And we stopped in a place where it said not to stop due to the risk of falling stones ! And as we watched the waterfall, we did indeed see falling rocks and stones in it and suddenly understood why the lady working there was sporting a construction helmet.
|Our guide pretending to fall from the bridge|
It was in fact much more fun walking on these than on the simple path on the side, plus at some times it was in fact the only place to walk as we crossed a few bridges where you had to jump from one wooden plank to another with nothing below. At one point, I lost balance partly and was very close to fall off on the side, getting my adrenaline kick of the day and becoming a little bit less found of the tracks afterwards.
Luckily though, we did see some beautiful scenery with high mountains surrounding us to make me take my mind off my 'near-death' feeling, and, as we started to near to Aguas Calientes, we could see the Machu Picchu mountain and even a little bit of one of the ruins as the guide pointed it out for us.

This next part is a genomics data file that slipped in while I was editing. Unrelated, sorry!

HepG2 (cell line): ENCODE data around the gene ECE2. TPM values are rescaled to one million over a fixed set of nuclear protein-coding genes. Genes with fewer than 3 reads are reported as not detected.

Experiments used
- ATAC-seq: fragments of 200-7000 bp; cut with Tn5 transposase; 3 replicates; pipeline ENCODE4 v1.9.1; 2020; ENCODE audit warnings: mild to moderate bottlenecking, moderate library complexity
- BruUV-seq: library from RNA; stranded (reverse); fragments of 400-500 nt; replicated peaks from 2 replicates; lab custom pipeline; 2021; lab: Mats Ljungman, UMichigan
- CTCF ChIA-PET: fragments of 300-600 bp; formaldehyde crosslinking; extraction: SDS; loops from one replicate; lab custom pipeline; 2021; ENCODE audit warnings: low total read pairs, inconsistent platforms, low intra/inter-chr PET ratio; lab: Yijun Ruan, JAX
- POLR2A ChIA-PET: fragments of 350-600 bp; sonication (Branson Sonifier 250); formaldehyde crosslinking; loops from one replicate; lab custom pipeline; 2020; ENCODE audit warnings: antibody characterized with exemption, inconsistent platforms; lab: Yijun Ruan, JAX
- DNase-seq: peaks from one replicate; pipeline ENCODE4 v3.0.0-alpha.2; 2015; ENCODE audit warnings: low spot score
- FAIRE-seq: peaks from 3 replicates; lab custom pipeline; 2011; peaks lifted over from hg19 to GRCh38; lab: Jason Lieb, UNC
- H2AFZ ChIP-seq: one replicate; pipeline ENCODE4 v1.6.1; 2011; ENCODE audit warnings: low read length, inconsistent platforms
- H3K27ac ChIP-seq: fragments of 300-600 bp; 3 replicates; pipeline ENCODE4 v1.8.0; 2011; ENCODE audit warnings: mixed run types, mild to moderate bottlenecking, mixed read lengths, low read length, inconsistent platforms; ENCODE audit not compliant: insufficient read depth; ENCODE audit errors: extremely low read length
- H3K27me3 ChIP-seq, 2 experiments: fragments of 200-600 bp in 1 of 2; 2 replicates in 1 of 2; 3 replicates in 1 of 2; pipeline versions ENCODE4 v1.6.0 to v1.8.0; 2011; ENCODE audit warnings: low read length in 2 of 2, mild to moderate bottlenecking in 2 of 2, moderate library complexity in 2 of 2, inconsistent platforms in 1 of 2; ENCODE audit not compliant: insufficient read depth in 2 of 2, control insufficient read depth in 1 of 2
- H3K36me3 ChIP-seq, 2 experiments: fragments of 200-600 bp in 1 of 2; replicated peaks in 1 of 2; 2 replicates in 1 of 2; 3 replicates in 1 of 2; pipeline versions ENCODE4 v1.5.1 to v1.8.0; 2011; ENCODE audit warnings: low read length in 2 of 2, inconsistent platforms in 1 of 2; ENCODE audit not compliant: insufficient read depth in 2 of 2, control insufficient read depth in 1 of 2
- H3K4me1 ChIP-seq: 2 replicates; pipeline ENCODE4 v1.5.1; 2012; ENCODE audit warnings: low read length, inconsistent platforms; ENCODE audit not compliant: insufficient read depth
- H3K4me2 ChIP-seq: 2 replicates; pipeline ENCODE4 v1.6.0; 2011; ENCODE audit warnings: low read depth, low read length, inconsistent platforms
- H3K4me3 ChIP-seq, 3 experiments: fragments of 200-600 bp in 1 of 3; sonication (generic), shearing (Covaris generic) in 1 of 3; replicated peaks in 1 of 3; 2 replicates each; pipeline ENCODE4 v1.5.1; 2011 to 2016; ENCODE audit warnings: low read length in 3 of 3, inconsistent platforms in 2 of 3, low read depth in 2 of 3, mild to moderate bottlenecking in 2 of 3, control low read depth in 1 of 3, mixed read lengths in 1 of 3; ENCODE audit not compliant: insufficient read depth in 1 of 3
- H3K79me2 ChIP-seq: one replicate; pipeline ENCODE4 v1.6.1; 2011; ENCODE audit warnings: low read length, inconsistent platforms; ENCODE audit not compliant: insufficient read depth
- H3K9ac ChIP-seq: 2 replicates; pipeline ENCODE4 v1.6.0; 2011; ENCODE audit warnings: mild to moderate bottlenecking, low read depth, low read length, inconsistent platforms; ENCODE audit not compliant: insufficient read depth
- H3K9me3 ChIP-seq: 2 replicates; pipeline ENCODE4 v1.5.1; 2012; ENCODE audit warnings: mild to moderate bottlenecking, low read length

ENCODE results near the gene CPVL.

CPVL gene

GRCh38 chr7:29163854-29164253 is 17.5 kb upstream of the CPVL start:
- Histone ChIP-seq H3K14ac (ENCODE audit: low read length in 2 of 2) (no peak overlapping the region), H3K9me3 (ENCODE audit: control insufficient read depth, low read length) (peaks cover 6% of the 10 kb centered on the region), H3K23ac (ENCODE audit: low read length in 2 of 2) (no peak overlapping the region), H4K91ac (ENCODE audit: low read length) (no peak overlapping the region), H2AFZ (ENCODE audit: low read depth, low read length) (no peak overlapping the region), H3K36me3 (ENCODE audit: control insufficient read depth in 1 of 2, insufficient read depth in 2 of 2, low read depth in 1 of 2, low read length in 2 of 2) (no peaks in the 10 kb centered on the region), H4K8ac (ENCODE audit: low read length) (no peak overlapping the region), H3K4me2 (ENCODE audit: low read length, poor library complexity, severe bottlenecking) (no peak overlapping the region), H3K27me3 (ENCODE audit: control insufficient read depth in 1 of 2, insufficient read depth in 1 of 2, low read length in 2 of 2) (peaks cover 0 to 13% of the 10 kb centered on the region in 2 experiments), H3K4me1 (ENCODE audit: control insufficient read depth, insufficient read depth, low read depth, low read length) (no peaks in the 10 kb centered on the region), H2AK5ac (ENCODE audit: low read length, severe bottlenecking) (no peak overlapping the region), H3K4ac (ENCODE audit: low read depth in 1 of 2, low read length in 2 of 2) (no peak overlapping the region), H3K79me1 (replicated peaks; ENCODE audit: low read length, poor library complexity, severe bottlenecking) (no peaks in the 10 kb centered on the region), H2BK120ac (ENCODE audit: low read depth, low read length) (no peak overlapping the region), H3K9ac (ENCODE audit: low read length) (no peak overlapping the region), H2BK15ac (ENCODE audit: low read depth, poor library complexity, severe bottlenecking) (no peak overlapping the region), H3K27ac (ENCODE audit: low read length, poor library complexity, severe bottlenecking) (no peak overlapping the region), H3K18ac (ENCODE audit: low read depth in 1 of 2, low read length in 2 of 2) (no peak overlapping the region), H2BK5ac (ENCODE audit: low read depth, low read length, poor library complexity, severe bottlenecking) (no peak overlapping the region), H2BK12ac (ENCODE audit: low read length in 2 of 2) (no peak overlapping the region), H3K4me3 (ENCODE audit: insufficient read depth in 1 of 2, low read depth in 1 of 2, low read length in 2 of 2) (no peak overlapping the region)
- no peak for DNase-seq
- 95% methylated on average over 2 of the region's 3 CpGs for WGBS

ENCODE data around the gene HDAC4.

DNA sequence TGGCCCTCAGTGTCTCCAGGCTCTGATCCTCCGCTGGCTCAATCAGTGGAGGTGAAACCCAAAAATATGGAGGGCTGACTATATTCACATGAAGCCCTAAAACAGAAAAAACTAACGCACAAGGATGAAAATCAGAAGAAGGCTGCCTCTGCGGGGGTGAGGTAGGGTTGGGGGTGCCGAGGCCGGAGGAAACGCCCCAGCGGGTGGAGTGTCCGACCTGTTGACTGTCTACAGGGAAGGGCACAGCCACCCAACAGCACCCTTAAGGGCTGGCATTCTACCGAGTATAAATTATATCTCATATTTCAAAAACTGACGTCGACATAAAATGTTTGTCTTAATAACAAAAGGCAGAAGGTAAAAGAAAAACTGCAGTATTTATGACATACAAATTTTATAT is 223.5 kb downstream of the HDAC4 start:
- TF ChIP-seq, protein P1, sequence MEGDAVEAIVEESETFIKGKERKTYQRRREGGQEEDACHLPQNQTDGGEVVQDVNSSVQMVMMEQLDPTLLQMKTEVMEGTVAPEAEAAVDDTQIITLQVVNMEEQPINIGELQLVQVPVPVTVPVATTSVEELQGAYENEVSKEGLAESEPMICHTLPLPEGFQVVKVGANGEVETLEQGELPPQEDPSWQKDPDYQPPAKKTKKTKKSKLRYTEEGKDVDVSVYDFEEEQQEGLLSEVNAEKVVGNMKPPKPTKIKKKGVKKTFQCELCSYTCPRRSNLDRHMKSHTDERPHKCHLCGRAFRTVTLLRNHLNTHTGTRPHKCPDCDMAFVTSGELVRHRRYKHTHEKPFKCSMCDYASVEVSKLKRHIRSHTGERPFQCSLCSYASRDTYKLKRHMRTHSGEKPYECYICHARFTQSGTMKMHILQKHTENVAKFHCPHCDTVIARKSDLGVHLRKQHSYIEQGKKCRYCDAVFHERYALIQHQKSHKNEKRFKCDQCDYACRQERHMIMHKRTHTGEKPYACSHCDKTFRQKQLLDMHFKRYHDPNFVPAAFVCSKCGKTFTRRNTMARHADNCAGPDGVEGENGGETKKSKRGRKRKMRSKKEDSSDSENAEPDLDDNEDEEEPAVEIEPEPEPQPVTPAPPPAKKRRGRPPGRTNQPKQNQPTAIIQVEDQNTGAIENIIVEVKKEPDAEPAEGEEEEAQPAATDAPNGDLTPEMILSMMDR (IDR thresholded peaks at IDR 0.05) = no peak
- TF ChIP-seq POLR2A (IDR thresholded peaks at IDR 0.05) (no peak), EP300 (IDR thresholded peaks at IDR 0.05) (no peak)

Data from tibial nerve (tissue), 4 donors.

It was suddenly very clear as to why the Spanish never found it. You have to go down that specific road, that didn’t exist back then, and look at the exact right spot to see anything. More or less impossible actually.
We lunched at another great restaurant. One that was regretfully infested with mosquitoes as they had a trout farm with standing water next to the restaurant. Luckily the food was worth the new bites, at least at the time. A a few days later as I scratched myself into insanity (yes, mum I know one shouldn’t scratch, but I have had too many bites these last months to resist anymore) I highly wished that I had skipped that lunch and stayed in the scorching sun.
|Our guide 'fishing' some trouts|
|With the Inkas in Aguas calientes|